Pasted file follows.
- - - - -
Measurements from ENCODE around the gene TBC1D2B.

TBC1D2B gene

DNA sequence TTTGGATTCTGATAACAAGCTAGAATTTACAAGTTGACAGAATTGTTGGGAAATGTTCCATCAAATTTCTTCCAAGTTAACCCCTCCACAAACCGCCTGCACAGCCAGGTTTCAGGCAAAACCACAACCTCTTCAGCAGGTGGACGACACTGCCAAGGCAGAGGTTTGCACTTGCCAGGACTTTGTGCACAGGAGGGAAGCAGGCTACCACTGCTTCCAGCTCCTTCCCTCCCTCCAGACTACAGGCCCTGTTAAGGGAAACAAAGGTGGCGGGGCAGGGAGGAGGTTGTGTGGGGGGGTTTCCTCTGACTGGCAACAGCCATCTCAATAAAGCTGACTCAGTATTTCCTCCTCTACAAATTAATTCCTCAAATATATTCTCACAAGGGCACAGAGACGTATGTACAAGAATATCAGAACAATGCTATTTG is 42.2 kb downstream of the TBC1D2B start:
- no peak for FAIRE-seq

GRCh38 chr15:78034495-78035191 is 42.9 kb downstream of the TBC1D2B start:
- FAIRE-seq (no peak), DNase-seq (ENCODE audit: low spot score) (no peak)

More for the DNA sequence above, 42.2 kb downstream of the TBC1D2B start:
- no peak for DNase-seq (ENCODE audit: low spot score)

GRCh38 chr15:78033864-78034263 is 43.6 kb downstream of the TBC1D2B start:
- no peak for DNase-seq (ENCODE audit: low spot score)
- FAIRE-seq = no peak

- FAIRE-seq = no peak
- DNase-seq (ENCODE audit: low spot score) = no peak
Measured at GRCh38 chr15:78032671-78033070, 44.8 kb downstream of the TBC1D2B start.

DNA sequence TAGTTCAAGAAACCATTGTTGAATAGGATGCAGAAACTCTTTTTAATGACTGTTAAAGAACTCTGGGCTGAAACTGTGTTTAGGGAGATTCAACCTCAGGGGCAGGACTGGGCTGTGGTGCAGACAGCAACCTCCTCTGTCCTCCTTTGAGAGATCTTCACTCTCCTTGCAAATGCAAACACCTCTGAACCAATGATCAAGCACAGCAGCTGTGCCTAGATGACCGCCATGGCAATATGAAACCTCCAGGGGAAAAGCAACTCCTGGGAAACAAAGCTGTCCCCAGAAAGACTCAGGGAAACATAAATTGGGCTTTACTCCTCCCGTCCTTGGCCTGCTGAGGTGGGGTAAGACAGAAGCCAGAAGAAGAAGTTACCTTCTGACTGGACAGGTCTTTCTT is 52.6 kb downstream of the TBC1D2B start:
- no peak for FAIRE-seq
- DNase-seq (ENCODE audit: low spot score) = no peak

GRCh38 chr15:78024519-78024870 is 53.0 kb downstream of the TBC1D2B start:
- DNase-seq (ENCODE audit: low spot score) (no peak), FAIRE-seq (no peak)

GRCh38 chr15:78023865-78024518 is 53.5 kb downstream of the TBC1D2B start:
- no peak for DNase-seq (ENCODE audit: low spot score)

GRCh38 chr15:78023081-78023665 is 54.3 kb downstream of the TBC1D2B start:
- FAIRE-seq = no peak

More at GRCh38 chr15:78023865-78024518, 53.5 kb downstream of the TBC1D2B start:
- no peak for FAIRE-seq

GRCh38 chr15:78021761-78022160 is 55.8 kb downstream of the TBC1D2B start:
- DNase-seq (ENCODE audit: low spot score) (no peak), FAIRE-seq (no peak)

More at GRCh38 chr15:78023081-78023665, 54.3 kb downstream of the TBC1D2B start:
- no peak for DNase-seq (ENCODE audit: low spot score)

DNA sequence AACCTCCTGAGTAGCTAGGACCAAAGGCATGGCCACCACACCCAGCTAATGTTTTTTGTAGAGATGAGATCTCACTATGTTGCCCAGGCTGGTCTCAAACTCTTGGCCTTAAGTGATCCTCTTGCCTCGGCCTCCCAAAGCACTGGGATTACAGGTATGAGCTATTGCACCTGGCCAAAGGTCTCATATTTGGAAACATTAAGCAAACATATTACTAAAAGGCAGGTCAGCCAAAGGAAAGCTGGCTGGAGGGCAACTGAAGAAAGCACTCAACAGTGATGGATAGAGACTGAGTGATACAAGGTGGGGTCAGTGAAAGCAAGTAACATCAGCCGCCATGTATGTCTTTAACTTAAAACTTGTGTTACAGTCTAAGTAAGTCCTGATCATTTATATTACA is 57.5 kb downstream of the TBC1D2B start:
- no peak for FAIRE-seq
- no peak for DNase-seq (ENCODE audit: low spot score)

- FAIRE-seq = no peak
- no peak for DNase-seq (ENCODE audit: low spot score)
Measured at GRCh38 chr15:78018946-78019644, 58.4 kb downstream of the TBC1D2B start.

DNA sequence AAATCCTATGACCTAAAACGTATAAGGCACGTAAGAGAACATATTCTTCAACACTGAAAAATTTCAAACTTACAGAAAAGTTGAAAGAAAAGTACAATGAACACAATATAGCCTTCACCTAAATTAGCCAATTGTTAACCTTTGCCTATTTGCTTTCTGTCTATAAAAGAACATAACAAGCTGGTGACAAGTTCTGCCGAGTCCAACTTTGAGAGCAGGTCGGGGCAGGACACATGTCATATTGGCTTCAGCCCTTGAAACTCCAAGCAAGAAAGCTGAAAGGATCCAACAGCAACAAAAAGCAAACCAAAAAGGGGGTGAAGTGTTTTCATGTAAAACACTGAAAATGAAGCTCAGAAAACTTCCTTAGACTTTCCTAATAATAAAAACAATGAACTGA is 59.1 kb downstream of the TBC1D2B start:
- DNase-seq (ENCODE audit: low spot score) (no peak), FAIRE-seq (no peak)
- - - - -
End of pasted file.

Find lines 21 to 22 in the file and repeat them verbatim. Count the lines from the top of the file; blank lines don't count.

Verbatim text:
- no peak for DNase-seq (ENCODE audit: low spot score)

GRCh38 chr15:78023081-78023665 is 54.3 kb downstream of the TBC1D2B start: